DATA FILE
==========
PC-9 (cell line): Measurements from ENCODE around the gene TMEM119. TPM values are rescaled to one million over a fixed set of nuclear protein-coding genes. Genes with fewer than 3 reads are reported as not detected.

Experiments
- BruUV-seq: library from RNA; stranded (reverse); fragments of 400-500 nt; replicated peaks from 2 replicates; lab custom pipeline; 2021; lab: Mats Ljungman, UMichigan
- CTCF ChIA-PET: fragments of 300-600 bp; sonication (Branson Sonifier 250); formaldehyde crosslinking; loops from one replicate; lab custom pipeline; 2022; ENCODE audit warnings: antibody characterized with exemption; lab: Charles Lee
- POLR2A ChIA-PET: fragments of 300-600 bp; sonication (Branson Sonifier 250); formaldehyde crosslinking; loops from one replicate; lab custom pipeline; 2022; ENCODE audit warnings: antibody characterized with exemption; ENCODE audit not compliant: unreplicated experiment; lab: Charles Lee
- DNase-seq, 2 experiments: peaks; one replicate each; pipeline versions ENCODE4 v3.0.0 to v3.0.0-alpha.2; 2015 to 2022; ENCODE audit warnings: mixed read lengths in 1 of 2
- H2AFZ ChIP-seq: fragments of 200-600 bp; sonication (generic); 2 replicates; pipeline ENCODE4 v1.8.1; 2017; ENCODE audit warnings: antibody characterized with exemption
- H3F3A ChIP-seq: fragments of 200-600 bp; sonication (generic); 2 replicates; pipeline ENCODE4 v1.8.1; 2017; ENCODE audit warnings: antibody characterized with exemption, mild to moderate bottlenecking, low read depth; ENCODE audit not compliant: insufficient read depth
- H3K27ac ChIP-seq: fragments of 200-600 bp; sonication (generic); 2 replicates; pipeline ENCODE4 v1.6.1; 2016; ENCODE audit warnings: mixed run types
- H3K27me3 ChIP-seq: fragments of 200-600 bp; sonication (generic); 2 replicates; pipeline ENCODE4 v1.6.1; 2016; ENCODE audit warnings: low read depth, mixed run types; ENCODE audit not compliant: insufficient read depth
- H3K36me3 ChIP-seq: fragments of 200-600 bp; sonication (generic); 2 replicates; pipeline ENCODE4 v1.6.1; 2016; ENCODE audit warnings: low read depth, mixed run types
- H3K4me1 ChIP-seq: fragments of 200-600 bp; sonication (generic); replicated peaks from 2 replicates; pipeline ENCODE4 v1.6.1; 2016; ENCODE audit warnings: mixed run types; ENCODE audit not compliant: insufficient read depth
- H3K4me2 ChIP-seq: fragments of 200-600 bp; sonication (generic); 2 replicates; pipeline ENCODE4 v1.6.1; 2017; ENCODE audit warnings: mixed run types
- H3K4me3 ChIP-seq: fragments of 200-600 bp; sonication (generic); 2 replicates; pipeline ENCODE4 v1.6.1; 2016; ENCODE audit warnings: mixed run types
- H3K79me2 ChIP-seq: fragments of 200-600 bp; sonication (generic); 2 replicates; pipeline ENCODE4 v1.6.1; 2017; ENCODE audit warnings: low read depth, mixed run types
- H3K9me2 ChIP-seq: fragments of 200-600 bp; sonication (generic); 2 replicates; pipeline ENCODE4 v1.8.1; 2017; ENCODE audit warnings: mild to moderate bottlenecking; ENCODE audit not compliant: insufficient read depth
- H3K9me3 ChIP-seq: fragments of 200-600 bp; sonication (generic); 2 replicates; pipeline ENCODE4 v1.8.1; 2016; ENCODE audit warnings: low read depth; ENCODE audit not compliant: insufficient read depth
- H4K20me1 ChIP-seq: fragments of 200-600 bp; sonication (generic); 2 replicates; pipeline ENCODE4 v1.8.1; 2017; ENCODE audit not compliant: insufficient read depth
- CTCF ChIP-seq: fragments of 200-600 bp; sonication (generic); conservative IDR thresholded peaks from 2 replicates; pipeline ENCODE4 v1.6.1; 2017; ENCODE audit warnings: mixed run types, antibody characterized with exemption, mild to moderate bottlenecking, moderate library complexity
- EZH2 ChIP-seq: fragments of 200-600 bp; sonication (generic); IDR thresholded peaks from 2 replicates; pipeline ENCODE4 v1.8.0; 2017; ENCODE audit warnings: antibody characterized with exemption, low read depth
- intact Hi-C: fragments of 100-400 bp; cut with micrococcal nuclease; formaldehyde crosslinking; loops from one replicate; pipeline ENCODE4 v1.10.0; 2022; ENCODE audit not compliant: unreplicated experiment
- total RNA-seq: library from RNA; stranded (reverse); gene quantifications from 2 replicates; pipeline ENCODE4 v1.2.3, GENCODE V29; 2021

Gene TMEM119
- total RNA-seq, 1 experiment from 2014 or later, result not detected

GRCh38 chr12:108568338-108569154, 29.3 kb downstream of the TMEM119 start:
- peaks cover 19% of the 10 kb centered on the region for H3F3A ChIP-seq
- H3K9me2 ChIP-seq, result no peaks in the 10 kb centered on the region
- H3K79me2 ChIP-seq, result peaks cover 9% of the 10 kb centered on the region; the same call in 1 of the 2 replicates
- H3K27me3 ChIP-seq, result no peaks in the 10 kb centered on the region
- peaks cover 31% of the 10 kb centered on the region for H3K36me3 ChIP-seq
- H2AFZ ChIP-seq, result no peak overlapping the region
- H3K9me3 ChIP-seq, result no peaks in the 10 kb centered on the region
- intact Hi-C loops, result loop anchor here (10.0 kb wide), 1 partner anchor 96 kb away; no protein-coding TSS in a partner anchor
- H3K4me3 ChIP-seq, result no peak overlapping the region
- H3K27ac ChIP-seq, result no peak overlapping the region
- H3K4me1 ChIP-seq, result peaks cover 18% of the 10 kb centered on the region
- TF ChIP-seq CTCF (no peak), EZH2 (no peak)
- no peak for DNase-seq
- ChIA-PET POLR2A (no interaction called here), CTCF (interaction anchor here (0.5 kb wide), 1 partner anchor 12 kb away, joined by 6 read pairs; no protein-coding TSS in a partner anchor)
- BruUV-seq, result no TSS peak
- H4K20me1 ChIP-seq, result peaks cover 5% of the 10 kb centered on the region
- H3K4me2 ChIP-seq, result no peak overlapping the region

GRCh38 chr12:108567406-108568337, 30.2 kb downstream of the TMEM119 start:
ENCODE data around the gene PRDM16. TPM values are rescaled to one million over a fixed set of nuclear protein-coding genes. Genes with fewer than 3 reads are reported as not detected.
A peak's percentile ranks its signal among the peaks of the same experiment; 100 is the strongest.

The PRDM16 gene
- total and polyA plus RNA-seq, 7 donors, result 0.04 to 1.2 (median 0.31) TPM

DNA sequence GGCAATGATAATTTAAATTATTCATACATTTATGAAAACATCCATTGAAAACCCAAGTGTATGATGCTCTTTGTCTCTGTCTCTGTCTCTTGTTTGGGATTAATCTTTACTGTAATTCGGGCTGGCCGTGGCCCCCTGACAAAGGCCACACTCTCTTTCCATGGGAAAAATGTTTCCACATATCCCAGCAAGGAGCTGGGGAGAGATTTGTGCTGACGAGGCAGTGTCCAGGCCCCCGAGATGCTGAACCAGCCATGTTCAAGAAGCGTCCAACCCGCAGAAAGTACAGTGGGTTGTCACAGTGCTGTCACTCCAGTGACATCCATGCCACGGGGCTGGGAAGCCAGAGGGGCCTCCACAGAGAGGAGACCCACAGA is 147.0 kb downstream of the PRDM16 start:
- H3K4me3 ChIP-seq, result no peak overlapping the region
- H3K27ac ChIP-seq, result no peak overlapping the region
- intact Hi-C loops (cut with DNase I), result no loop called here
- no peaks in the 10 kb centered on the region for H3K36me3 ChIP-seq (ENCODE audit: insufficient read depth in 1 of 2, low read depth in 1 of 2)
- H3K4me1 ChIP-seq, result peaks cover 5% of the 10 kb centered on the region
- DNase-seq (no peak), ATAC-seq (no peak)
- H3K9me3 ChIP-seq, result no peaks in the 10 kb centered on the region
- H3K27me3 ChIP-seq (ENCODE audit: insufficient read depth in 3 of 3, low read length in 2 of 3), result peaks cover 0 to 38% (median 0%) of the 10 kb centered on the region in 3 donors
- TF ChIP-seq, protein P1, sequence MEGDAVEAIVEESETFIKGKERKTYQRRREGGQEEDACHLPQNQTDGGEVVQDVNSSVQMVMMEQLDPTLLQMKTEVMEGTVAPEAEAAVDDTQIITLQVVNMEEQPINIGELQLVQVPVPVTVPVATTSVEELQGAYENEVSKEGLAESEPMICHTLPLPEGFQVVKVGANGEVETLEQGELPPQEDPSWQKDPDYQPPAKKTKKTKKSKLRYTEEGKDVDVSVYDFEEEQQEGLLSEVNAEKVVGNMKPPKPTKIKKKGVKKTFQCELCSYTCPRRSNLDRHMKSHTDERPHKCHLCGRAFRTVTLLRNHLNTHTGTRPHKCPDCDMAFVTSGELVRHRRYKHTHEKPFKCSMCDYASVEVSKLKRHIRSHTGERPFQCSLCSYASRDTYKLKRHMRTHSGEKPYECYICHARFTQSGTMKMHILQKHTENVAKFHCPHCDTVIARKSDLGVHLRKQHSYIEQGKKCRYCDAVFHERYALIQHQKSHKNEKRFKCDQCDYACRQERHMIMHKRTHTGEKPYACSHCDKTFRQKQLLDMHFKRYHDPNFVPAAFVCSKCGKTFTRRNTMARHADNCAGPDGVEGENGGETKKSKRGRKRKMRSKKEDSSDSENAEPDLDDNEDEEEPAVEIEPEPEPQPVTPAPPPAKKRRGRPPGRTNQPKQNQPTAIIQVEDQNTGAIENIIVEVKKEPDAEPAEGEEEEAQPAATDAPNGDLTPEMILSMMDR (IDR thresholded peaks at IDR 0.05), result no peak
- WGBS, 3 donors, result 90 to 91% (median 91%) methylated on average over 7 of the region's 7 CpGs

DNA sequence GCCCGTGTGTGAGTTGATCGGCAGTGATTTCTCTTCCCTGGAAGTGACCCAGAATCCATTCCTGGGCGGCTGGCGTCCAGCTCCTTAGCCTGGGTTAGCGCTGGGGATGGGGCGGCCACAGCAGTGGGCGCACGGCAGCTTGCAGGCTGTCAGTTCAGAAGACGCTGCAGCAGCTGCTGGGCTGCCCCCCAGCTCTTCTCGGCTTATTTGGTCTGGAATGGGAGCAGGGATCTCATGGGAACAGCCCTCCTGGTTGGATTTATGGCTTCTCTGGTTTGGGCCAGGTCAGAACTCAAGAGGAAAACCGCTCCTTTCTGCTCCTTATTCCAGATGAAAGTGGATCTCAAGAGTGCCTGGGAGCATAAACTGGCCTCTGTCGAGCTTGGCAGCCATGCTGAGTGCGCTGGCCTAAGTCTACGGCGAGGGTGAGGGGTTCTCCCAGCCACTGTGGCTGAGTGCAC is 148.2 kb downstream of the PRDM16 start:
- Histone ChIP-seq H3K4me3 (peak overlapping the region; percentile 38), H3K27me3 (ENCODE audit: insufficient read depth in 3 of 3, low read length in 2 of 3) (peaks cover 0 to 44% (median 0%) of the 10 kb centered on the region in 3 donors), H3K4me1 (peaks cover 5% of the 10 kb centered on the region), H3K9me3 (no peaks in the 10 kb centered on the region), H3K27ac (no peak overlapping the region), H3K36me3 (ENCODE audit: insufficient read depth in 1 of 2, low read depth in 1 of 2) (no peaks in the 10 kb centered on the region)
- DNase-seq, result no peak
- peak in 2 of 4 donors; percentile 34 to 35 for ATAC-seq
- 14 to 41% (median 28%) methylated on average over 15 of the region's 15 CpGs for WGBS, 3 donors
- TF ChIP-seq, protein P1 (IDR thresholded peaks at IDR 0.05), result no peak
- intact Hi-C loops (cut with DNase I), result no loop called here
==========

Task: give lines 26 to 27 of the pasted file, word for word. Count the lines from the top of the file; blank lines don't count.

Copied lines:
- peaks cover 19% of the 10 kb centered on the region for H3F3A ChIP-seq
- H3K9me2 ChIP-seq, result no peaks in the 10 kb centered on the region